Human Interface Guidelines
From Habari Project
Inside out, Habari is being designed to be modern, elegant and user friendly. The administrative interface is representative of this approach, and is meant to provide you with the path of least resistance to your goal, while still letting you retain fine-grained control.
Most of what is described in this document, by its very nature should be intuitive and self-explanatory. However, in an effort to maintain these hard-won properties at the benefit of all involved--users and developers alike--this document serves as a guide for working on or adding to Habari's administration interface.
Habari's compartmentalized approach to development dictates that the core of Habari contain only the most essential functionality, leaving bells and whistles to be provided through its powerful plugin architecture.
This mindset should be kept at the forefront of the interface design aspects of Habari as well.
For developers contributing to the core of Habari's administration interface, this means staying the path, and not giving in to the urge to force upon it, features it doesn't need.
For third-party developers, this means focusing on doing a few things great, rather than a lot of things averagely.
For everyone involved, it means honoring the spirit of Habari's powerful simplicity.
There are some basic rules that will help integrate most plugin option pages, new media silos and the like into the existing style of the interface:
- Retain Existing Practices
- Reuse Elements
- Less is More
Layout structurally, most elements, be it text or form elements, are held inside a centered column of containers. While this provides structure and segregation, it is generally a good rule of thumb for the elements themselves to imply the structure.
A Word on the Use of Colors
The majority of Habari's administration interface is kept in the neutral shades of grayscale, with colors being used only when truly needed, or at the very least when they distract the least. This is done to keep the administration interface 'genderless', and to promote the use of shapes and contrast as the primary aides in guiding the user.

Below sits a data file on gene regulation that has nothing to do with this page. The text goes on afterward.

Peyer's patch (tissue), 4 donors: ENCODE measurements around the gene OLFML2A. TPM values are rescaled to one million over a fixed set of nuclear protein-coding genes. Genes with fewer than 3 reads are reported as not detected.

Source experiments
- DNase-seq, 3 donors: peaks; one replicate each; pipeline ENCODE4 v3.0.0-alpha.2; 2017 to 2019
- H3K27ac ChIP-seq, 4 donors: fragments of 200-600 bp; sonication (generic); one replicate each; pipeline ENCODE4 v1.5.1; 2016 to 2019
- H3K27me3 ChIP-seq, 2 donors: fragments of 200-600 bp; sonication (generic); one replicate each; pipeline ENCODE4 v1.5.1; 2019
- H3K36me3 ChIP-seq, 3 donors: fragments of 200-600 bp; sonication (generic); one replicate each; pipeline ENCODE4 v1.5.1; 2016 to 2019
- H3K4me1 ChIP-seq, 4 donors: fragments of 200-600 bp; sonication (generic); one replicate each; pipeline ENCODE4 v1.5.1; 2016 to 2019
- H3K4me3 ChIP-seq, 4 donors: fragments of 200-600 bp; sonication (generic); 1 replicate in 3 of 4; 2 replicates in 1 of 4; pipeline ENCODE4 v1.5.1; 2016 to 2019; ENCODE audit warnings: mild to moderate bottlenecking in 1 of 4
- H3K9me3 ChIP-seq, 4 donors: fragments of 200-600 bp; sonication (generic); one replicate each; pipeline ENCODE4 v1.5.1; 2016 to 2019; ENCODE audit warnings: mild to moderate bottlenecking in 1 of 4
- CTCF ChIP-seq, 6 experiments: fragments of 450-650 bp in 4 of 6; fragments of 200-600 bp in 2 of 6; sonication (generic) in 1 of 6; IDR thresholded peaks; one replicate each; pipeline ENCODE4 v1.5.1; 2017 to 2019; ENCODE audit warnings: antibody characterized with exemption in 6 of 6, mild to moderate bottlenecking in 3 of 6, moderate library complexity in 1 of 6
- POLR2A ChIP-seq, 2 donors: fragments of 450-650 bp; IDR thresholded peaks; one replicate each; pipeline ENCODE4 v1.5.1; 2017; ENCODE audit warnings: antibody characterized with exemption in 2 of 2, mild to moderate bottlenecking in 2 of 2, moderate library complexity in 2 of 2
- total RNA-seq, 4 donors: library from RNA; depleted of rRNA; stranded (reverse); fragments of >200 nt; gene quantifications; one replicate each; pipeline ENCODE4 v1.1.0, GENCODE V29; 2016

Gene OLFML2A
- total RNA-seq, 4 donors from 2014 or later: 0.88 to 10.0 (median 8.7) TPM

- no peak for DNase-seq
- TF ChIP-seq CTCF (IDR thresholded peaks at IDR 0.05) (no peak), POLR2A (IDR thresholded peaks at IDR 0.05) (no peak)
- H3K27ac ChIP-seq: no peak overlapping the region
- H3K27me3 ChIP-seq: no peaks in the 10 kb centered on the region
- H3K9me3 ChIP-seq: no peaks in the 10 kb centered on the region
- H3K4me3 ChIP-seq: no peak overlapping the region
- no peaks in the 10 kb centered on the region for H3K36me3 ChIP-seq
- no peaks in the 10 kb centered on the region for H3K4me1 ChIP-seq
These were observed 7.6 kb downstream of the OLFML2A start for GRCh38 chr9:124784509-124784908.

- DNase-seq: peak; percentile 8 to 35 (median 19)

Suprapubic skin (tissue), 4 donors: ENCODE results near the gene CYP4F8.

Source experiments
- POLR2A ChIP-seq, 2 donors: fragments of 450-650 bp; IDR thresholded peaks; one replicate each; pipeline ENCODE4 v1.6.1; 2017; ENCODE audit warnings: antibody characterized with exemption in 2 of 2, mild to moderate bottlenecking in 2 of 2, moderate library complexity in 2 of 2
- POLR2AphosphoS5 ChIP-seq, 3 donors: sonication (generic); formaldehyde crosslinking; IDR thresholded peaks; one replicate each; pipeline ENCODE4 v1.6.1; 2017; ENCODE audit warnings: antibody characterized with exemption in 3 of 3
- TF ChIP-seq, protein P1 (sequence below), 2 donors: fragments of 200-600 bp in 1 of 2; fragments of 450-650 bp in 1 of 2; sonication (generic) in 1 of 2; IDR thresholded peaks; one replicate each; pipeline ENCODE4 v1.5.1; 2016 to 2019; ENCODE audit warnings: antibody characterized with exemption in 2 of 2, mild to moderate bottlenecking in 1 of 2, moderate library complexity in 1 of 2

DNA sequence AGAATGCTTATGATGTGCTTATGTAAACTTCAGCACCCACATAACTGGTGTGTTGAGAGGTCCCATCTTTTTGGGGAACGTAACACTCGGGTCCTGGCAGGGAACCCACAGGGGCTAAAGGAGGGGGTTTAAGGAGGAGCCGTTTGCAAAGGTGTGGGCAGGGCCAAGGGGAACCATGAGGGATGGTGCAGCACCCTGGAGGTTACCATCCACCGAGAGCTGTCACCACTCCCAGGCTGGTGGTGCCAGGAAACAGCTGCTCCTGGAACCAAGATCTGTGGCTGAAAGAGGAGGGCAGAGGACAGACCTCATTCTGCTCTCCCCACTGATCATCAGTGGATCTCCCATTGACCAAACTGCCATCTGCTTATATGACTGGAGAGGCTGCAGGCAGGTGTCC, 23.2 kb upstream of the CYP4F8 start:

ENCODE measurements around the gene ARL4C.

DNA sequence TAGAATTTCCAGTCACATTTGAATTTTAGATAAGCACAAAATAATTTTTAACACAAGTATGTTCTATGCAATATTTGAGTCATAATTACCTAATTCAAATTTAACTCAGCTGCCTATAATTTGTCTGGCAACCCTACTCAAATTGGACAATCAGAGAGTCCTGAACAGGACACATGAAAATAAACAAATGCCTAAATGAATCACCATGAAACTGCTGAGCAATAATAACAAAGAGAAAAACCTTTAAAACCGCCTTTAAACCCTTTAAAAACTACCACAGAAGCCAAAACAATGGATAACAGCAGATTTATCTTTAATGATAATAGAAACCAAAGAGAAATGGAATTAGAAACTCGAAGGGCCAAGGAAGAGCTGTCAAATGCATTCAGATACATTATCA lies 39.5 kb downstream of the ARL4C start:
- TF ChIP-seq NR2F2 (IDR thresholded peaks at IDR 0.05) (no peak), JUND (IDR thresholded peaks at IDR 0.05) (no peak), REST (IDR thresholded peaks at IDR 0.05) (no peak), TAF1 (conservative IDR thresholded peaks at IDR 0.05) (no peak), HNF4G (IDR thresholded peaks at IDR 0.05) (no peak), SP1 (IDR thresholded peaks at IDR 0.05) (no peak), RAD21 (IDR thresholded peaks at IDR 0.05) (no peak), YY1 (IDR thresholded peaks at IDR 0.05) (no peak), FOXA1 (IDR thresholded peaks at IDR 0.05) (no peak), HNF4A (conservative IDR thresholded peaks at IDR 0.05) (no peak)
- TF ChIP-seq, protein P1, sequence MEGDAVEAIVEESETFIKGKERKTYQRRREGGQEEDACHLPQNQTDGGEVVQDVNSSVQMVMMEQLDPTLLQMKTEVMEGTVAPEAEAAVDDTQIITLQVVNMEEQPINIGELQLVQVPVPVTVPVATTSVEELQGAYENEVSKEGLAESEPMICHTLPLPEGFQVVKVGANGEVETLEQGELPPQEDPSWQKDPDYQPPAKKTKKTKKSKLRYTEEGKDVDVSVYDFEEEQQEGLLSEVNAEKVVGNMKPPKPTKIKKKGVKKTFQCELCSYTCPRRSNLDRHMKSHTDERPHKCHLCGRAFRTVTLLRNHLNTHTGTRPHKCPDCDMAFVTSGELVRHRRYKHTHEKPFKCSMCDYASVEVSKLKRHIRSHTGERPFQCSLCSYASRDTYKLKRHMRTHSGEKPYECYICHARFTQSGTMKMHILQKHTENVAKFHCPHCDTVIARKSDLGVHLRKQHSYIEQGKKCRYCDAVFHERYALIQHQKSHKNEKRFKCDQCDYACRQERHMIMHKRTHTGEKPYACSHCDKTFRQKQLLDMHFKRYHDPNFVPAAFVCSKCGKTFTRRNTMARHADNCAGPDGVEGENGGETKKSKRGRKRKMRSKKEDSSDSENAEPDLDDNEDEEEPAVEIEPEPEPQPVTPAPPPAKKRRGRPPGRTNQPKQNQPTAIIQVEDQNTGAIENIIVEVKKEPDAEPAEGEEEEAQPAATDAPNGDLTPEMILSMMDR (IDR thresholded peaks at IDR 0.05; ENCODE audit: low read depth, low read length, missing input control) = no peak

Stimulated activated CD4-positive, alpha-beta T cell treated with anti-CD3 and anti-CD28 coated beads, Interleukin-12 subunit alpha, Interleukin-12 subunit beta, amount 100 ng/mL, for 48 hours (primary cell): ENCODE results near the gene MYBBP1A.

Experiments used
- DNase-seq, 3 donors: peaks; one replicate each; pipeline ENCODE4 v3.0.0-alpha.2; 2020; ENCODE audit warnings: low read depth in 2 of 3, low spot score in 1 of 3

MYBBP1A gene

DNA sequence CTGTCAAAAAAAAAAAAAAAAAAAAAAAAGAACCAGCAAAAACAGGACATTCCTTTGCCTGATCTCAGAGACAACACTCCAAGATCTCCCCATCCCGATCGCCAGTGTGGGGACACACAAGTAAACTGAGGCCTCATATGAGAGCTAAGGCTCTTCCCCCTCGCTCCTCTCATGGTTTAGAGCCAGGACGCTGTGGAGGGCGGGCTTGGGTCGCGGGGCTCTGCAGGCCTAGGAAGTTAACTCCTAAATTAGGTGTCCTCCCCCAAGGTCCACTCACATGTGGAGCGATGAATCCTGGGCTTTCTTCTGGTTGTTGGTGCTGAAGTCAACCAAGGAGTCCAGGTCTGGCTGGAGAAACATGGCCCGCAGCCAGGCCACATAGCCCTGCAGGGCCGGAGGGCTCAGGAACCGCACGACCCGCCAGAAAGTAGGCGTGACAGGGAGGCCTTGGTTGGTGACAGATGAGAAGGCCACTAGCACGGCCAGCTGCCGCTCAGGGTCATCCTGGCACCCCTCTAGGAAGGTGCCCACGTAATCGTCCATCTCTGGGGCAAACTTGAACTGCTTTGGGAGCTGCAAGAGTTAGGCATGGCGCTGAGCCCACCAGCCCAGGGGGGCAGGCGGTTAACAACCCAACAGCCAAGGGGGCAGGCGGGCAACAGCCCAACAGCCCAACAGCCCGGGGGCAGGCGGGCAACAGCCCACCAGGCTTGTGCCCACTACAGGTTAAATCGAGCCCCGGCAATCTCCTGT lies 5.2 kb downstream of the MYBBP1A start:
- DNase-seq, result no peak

Therefore, please consider with great care the addition of color to an element. Does the color serve a user-centric purpose? Does it enhance the use of the elements, or would it do just as well being grayscale? Does it call unwanted attention to itself, at the cost of other, perhaps more important elements?
Related to the use of colors is the use of flat, graded and pseudo-3D elements. Generally speaking, gradients aren't used for anything except to indicate shadows, leaving the vast majority of the elements in the Habari administration interface flat-shaded.
A Word on Width
There are basically three widths in Habari's administration interface:
- Single column, 790px wide. This is how most of Habari's administration interface is laid out, including the create, options and manage pages. Most of the content should be kept in individual containers, with new containers for each set of content (as per the Configure pages).
- Multiple column, xxxpx wide. For pages like 'Activity', where the purpose of the page is to present the user with an overview of the site's activity, the data ´might be best presented in multiple columns, both to increase the data intake, but also to save the user from having to scroll, thus speeding up the time it takes to gain an overview.
- Full-width pagesplitter. While using it for full-width elements isn't mandatory, the pagesplitter was designed specifically for this particular use, like for instance the timeline on the manage pages or the media silo plugins. A more in-depth description of its use and operation can be found later in this document.
As with everything else, it is suggested that you follow examples already set by the interface layout, if at all possible. And if that isn't possible, to at least stay in the 'spirit' of the layout.
The Menu Bar
Habari's near-black menu bar stays fixed to the top of the browser window, regardless of scrolling, making it always available to the user.. It contains to its extreme left, the menu itself, which is described below. And to its extreme right, a link to and the name of, the site for which this is the administration interface.